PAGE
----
Thursday, December 11, 2008

Learning Styles and Teaching Science

Question: Can you hammer in a nail using a banana?

Answer: Sure you can. If the banana is frozen using liquid nitrogen.

Lesson planning:
Try to hammer a nail with a ripe banana. Make a lot of mess.
Drop another ripe banana into liquid nitrogen for 30 seconds.
Use cryo gloves and crucible tongs to remove the banana. Do not reach into the liquid nitrogen with your gloved hand.
Hold the banana in your gloved hand and hammer the nail successfully.
Do not let the children touch the frozen banana.

Explanation for students: A banana is made up of a lot of water, and water doesn’t make a very good hammer. When frozen, the water molecules slow down and hold tight to one another, creating ice.

Now, wasn’t that a lot more fun than an ordinary science lesson?

That’s what multi-sensory teaching is all about: having fun. Creative Learning and Prashnig Style Solutions advocate multi-sensory teaching as a means of getting students to pay attention, to behave in class and to learn the curriculum.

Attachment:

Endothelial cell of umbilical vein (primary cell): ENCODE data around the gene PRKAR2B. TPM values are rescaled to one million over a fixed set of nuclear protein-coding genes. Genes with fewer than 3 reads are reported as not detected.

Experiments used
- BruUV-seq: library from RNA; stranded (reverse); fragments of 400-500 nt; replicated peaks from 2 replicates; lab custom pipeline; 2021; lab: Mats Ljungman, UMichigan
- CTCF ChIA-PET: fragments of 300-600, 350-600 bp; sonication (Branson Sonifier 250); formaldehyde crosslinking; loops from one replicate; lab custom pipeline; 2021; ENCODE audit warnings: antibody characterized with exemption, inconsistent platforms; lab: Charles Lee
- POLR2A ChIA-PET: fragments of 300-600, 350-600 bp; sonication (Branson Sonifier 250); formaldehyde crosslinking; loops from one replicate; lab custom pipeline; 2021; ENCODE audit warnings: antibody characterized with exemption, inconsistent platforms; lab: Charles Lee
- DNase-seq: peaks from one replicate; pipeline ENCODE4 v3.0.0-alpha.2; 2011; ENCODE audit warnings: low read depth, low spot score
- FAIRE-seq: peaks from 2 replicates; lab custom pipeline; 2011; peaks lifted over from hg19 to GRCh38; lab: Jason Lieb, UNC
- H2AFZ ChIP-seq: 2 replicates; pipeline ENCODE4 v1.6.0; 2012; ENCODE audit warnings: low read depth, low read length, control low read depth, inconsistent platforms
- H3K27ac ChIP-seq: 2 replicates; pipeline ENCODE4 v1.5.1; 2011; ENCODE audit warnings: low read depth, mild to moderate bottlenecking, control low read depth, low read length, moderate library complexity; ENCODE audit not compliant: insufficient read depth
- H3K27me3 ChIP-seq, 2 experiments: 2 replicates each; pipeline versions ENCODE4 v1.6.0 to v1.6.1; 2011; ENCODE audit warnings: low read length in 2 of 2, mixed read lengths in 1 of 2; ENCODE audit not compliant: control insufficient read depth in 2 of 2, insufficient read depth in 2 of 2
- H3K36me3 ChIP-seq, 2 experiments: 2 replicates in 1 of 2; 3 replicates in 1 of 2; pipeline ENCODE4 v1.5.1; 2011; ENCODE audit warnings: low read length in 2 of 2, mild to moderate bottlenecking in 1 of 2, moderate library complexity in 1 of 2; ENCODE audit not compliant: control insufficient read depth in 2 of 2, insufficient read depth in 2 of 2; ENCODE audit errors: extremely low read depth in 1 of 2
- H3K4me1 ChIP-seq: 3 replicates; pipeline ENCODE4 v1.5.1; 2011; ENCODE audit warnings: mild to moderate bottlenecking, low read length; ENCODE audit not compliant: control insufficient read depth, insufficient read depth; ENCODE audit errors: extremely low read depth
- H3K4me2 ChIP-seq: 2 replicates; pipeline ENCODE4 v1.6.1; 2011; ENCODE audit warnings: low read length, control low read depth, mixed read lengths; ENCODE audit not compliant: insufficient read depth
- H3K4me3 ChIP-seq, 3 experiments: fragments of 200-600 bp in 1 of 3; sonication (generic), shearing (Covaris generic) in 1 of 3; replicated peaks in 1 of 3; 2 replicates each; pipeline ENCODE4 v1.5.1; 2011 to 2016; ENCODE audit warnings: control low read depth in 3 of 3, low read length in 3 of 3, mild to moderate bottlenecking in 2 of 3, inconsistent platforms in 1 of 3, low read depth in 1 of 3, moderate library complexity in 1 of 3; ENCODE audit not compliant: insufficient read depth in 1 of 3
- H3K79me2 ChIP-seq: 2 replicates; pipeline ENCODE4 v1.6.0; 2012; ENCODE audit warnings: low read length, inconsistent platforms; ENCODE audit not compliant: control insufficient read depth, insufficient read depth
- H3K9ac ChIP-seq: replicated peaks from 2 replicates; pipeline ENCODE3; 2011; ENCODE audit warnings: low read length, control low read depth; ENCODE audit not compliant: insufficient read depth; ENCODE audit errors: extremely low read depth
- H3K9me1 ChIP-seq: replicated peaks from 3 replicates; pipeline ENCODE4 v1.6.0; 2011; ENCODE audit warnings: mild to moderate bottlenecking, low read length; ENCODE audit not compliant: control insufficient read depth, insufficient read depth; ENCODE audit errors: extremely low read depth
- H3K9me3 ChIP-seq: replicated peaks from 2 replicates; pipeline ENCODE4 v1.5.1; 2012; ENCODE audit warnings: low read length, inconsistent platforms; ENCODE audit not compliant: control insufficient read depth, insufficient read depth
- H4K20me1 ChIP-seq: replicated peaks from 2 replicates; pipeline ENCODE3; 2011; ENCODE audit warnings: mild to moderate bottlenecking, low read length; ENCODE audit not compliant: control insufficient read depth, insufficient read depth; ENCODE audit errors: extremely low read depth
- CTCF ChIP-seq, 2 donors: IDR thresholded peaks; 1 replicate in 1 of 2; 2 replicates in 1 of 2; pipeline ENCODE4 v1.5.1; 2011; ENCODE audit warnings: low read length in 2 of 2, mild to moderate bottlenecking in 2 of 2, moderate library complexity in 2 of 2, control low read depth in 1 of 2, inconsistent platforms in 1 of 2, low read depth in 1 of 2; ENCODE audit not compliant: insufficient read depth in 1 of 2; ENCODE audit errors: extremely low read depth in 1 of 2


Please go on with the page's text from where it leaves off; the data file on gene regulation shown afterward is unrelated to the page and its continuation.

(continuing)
If you’re a teacher, make things easy for yourself. Depending on the child’s Learning Style, a bored student will most likely act up in class. They may play the fool or refuse to comply with instructions or simply stare out the window and daydream. They will certainly not learn much and they will not make your day.

Determining your students' Learning Style is the first step to a stress-free fun day.
With school science results falling dramatically in many countries, it’s time to resort to tricks such as hammering nails with bananas or soap suds explosion... even if the tricks border on magic. After all, isn’t all science magical? And aren’t magic tricks simply science that we don’t understand yet?

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